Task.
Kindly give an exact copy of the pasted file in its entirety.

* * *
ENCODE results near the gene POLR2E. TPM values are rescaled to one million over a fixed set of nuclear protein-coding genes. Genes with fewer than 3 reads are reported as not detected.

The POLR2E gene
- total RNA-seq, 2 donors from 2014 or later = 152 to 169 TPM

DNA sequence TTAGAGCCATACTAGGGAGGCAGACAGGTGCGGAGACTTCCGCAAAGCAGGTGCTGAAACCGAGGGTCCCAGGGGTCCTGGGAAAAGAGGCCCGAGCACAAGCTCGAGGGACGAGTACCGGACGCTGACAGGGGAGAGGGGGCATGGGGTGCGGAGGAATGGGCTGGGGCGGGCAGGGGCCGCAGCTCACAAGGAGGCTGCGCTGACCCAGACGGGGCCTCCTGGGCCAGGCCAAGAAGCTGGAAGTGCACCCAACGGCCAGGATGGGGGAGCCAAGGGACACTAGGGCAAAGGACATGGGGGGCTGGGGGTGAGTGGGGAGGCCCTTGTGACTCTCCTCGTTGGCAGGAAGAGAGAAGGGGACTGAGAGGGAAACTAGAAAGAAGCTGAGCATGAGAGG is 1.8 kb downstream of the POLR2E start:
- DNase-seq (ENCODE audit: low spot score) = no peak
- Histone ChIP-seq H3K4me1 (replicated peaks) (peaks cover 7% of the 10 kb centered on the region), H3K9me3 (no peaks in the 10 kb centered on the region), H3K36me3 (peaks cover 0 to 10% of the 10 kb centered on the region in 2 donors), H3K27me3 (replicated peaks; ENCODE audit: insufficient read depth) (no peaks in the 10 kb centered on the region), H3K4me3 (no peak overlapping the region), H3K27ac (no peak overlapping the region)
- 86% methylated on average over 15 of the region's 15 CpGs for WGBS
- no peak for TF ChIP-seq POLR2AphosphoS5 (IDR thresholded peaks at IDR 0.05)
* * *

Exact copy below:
ENCODE results near the gene POLR2E. TPM values are rescaled to one million over a fixed set of nuclear protein-coding genes. Genes with fewer than 3 reads are reported as not detected.

The POLR2E gene
- total RNA-seq, 2 donors from 2014 or later = 152 to 169 TPM

DNA sequence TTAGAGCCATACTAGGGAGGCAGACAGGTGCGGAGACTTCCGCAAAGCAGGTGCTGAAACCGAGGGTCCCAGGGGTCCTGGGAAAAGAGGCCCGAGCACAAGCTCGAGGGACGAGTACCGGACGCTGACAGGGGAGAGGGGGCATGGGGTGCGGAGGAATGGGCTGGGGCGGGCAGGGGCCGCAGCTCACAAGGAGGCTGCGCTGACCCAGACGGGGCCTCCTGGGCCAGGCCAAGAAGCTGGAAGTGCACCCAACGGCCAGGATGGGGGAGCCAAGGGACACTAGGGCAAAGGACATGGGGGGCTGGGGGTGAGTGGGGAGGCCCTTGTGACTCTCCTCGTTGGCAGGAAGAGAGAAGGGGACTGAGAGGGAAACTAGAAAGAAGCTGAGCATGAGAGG is 1.8 kb downstream of the POLR2E start:
- DNase-seq (ENCODE audit: low spot score) = no peak
- Histone ChIP-seq H3K4me1 (replicated peaks) (peaks cover 7% of the 10 kb centered on the region), H3K9me3 (no peaks in the 10 kb centered on the region), H3K36me3 (peaks cover 0 to 10% of the 10 kb centered on the region in 2 donors), H3K27me3 (replicated peaks; ENCODE audit: insufficient read depth) (no peaks in the 10 kb centered on the region), H3K4me3 (no peak overlapping the region), H3K27ac (no peak overlapping the region)
- 86% methylated on average over 15 of the region's 15 CpGs for WGBS
- no peak for TF ChIP-seq POLR2AphosphoS5 (IDR thresholded peaks at IDR 0.05)